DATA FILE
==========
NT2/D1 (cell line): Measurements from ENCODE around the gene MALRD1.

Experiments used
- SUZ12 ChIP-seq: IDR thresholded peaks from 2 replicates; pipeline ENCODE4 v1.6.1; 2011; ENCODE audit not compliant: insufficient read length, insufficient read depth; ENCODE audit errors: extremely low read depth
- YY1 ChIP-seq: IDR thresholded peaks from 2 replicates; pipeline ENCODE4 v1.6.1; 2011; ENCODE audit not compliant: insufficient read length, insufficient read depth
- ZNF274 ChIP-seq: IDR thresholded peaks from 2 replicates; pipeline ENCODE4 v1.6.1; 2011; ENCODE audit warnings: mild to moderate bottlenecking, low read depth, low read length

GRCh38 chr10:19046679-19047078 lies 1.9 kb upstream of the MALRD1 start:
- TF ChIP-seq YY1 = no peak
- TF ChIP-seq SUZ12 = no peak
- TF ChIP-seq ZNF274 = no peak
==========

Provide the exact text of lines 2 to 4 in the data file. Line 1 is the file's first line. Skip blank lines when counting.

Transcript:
Experiments used
- SUZ12 ChIP-seq: IDR thresholded peaks from 2 replicates; pipeline ENCODE4 v1.6.1; 2011; ENCODE audit not compliant: insufficient read length, insufficient read depth; ENCODE audit errors: extremely low read depth
- YY1 ChIP-seq: IDR thresholded peaks from 2 replicates; pipeline ENCODE4 v1.6.1; 2011; ENCODE audit not compliant: insufficient read length, insufficient read depth